Disease Markers

Disease Markers / 2015 / Article

Research Article | Open Access

Volume 2015 |Article ID 384208 | https://doi.org/10.1155/2015/384208

Fabian Benz, Frank Tacke, Mark Luedde, Christian Trautwein, Tom Luedde, Alexander Koch, Christoph Roderburg, "Circulating MicroRNA-223 Serum Levels Do Not Predict Sepsis or Survival in Patients with Critical Illness", Disease Markers, vol. 2015, Article ID 384208, 10 pages, 2015. https://doi.org/10.1155/2015/384208

Circulating MicroRNA-223 Serum Levels Do Not Predict Sepsis or Survival in Patients with Critical Illness

Academic Editor: Luisella Bocchio-Chiavetto
Received11 Dec 2014
Accepted04 Feb 2015
Published24 Feb 2015


Background and Aims. Dysregulation of miR-223 was recently linked to various diseases associated with systemic inflammatory responses such as type 2 diabetes, cancer, and bacterial infections. However, contradictory results are available on potential alterations of miR-223 serum levels during sepsis. We thus aimed to evaluate the diagnostic and prognostic value of miR-223 serum concentrations in patients with critical illness and sepsis. Methods. We used i.v. injection of lipopolysaccharide (LPS) as well as cecal pole ligation and puncture (CLP) for induction of polymicrobial sepsis in mice and measured alterations in serum levels of miR-223. These results from mice were translated into a large and well-characterized cohort of critically ill patients admitted to the medical intensive care unit (ICU). Finally, results from analysis in patients were correlated with clinical data and extensive sets of routine and experimental biomarkers. Results. Although LPS injection induced moderately elevated serum miR-223 levels in mice, no significant alterations in miR-223 serum levels were found in mice after CLP-induced sepsis. In accordance with these results from animal models, serum miR-223 levels did not differ between critically ill patients and healthy controls. However, ICU patients with more severe disease (APACHE-II score) showed moderately reduced circulating miR-223. Strikingly, no differences in miR-223 levels were found in critically ill patients with or without sepsis, and serum levels of miR-223 did not correlate with classical markers of inflammation or bacterial infection. Finally, low miR-223 serum levels were moderately associated with an unfavorable prognosis of patients during the ICU treatment but did not predict long-term mortality. Conclusion. Recent reports on alterations in miR-223 serum levels during sepsis revealed contradictory results, preventing a potential use of this miRNA in clinical routine. We clearly show that miR-223 serum levels do not reflect the presence of sepsis neither in mouse models nor in a large cohort of ICU patients and do not indicate clinical outcome of critically ill patients. Thus miR-223 serum levels should not be used as a biomarker in this setting.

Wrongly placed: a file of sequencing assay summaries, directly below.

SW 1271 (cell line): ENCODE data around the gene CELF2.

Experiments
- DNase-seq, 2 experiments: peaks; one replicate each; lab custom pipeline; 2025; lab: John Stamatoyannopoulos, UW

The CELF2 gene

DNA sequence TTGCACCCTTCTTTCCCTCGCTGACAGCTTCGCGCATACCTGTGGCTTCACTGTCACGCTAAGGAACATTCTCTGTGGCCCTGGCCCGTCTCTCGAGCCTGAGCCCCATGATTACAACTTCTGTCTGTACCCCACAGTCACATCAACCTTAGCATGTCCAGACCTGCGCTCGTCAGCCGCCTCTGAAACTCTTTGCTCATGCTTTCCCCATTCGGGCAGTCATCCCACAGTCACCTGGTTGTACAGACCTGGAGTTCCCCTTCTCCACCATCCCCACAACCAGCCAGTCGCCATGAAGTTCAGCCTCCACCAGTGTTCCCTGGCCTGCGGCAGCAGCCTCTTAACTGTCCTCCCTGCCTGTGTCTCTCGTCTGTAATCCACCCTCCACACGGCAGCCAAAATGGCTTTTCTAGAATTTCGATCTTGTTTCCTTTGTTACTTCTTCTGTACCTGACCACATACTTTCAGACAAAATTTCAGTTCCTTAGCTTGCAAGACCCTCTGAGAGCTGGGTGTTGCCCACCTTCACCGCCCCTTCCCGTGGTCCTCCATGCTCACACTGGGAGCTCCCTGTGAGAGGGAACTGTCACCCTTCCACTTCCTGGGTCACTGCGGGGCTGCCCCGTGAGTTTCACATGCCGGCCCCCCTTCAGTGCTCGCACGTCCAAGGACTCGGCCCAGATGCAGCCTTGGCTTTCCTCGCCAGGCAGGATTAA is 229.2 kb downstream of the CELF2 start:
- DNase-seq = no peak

1. Introduction

Sepsis represents a major cause of death for critically ill patients during intensive care unit (ICU) treatment [1]. In this setting, early diagnosis and initiation of specific therapeutic measures were shown to considerably reduce mortality in critically ill patients with sepsis. Thus, in addition to established laboratory parameters and clinical scores, novel biomarkers may significantly improve treatment and prognosis assessment in patients admitted to the intensive care unit [2].

MicroRNAs (miRNAs) represent small RNAs of 22 nucleotides in length that do not withhold the sequential information to transcribe for proteins but function as critical regulators of gene expression in eukaryotes [3, 4]. miRNAs are involved in various pathophysiological processes such as cell injury, proliferation, or carcinogenesis [57]. A specific deregulation of microRNA miR-223 was described in different disease states associated with a systemic inflammatory response such as bacterial infections or autoimmune diseases. Although this may represent an epiphenomenon of these diseases, recent evidence suggests that miR-223 is actively involved in regulation of inflammatory processes by limiting the inflammation to prevent collateral damage and tissue injury [8]. In line with this assumption various targets of the miR-223 belong to the superfamily of inflammatory genes such as granzyme B, IKK-alpha, and STAT3. Moreover, the expression of miR-223 itself is regulated by inflammatory pathways such as NF-κB or the TLR4 pathway, suggesting a deep integration of this miRNA in inflammatory signaling cascades driving inflammation and anti-infectious responses in general [8].